The Hive Stadium: Barnet

Camrose Avenue, London, Greater London, England, HA8 6AG
By Hammersfan (Own work) [CC BY-SA 3.0], via Wikimedia Commons

From 1907 until 2013 Barnet called Underhill Stadium their home. They had a dispute about the lease with Barnet Council, however, so it was decided that they would move to a new ground after the conclusion of the 2011-2012 season. In the end delays on the building of the ground, despite breaking ground in 2003, meant they couldn’t move until after the end of 2012-2013 season.

The ground is not just used for Barnet games, with the London Bees Women’s Super League also calling it home. The London Broncos Rugby League Club also used the stadium for a year from 2014-2015. The ground’s record attendance is, strangely, larger than its official capacity by 57. This is because the capacity restriction applied to the terraced section was relaxed for Barnet’s home game against Gateshead on April the 25th 2015.

Stats

The Hive Stadium Stats
Year Opened2013
Capacity5,634
Average Attendance2,358
Record Attendance5,233 (Barnet v Gateshead (2015))
Pitch Size102 x 65 (6630)
OwnerBarnet F.C.
Clubs HostedBarnet F.C., London Broncos, London Bees
First FixtureBarnet v Ipswich Town (20/07/2016)
Barnet Stats
Year Founded1888
NicknameThe Bees
Club MascotMr Bumble
RivalsEnfield/Enfield Town
Previous StadiumsUnderhill Stadium
KitBlack & Orange (Home) / Purple & White (Away)
Training GroundThe Hive
Shirt SponsorToshiba
Team OwnerTony Kleanthous
Record GoalscorerSean Devine (47)
Record AppearancesPaul Wilson (263)

The Hive Stadium Photos

The Hive Stadium Seating Plan & Where to Sit

By Own work (Katie Chan) [CC BY-SA 4.0], via Wikimedia Commons

The North Stand is a terraced section of the stadium and it’s also where the away supporters are housed. The East Stand, meanwhile, is actually quite a small seated area despite that fact it looks larger. The South Stand is another terraced section that sits opposite The North Stand, weirdly. The West Stand is the nicest part of the new ground and is a single-tier stand that is fully covered by the roof, unlike elsewhere in the stadium.

Barnet Ticket Prices

The amount of money you’ll pay to watch Barnet play football depends on where in the ground you’d like to go. The West Stand and The East Stand are the most expensive, with the latter classed as ‘Platinum’ seating. The South Terrace is, predictably, the cheapest part of the stadi-um.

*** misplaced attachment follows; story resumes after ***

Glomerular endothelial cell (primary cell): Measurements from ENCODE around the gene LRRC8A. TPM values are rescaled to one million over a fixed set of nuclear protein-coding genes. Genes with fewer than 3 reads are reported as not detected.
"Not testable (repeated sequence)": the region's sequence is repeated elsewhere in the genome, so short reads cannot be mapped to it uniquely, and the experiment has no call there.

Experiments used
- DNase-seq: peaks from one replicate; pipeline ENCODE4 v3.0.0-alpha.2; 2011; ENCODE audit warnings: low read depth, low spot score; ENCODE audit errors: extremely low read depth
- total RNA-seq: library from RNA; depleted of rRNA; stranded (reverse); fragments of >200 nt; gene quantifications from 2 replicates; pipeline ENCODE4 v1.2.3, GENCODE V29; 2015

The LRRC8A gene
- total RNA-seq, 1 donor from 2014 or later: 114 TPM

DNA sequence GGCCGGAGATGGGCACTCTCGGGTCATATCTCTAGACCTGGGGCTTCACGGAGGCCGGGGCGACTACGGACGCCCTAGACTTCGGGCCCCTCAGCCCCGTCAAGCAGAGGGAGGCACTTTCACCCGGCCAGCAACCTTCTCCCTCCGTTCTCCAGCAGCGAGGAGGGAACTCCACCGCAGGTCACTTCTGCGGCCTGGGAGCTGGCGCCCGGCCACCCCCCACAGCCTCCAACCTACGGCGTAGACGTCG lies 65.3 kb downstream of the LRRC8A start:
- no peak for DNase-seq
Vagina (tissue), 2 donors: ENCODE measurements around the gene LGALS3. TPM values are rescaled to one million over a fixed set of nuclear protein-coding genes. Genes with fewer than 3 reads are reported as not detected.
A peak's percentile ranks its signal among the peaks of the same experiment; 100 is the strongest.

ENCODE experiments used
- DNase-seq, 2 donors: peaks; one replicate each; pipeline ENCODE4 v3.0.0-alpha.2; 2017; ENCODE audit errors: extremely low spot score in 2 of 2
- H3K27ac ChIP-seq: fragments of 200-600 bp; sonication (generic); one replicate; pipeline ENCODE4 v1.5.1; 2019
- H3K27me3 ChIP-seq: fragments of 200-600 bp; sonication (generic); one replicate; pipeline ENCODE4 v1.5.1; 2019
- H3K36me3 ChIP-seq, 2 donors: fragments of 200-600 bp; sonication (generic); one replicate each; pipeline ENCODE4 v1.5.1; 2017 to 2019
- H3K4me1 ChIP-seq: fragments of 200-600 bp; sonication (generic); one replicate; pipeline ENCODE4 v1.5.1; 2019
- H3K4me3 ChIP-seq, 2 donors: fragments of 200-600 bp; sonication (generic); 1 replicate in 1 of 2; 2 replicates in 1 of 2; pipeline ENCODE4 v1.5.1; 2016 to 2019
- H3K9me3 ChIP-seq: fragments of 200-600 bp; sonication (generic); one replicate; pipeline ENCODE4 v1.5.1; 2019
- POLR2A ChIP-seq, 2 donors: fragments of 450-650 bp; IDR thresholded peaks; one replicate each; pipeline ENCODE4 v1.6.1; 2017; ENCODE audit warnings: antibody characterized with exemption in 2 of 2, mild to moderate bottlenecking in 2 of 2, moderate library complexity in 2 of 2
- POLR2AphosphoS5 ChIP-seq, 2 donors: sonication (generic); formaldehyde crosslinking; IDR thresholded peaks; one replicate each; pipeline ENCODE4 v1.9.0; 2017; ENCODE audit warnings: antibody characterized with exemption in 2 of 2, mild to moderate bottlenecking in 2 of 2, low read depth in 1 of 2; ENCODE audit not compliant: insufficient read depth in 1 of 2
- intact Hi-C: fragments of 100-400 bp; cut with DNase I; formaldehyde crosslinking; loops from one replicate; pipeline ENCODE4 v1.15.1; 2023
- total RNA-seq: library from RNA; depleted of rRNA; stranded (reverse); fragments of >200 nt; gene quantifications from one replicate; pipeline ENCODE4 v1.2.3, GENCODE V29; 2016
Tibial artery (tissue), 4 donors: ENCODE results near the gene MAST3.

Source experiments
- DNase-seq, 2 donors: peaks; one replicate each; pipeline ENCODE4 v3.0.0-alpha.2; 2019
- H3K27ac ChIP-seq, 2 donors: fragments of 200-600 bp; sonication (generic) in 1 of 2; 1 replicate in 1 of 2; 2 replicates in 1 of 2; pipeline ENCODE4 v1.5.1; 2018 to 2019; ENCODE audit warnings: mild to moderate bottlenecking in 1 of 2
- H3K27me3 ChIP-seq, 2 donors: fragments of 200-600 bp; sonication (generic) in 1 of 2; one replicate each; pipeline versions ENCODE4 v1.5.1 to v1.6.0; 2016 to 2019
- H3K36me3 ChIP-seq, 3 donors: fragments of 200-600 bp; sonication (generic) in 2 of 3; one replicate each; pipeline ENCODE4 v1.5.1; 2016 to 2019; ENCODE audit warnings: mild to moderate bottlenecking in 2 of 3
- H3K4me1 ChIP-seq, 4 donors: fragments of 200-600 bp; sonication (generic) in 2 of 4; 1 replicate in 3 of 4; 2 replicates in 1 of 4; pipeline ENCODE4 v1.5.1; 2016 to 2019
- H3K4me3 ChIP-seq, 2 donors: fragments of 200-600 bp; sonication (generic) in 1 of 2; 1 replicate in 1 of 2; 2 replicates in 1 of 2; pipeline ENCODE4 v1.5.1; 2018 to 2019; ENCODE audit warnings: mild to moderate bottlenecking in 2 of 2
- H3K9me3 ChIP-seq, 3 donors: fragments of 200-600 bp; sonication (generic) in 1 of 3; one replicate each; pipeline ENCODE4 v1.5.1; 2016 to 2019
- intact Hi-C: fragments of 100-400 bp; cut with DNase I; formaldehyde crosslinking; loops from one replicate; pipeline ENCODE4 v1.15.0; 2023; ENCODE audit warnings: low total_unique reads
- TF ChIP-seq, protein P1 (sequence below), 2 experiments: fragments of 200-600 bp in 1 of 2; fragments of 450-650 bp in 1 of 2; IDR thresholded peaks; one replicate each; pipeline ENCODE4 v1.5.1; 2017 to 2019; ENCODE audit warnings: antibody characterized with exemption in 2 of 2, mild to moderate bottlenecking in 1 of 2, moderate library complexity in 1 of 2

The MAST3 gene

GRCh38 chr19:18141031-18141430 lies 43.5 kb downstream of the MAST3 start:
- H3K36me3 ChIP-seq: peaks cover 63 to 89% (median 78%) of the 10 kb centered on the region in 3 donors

Adults will pay between £17 and £23 for tickets, Concessions will pay £12 wherever they want to go and Under-14s will pay £5 for anywhere in the stadium. Family tickets are available for £39 and that allows two adults and two Under-14s to go into the Family Stand.

How To Get Barnet Tickets

Tickets are available online, over the phone or in person from the ticket office.

Getting To The Hive Stadium

Swap Start/End

Harrow is a suburb of Greater London, so if you can get to the nation’s capital then you can get to the home of The Bees easily enough.

Train - Canons Park Underground is five minutes away and on the Jubilee Line, Queensbury Underground is ten minutes and on the same line, whilst Edgware Road is on the Northern Line and is around a mile away.

Bus - The 340, 186, 79, 288, 688 and 114 all stop near the stadium.

Car - From the North, take the A1 to the A5109 then follow the signs. From the West take the M40 then the A40 then the A406 before getting onto the A5 and following the signs. From the South take the A5 and carry on to Stanmore before following the signs.

By Air - London City is the closest airport to Barnet, technically, but Luton is probably easier to get to and from.

Taxi - A taxi from Euston to The Hive will take about 40 minutes and cost around £50. Get the Underground.

Parking Near The Hive Stadium

There are parking facilities for up to 300 cars on site.

Useful Resources

The Hive Stadium Hotels

London is full of hotels, but here are some of our favourites close to the ground according to your budget:

Lindal Hotel - £50+

2 Hindes Road, Harrow, HA1 1SJ
This isn’t the best hotel you’ll ever stay in, but it’s only two miles from the ground and it’s got a bar and lounge area, free Wi-Fi and free parking. It’s basic, though, so do bear that in mind. More details.

Ramada London North M1 - £80+

M1 Between Jct 2-4, Gateway Services, London, NW7 3HU
This Ramada is right on the M1 and is just over two miles from The Hive. It’s got two restaurants, a bar, a meeting room, free Wi-Fi and free parking. More details.

Village Hotel London Watford - £105+

Centennial Avenue, Centennial Park, Elstree, Borehamwood, WD6 3SB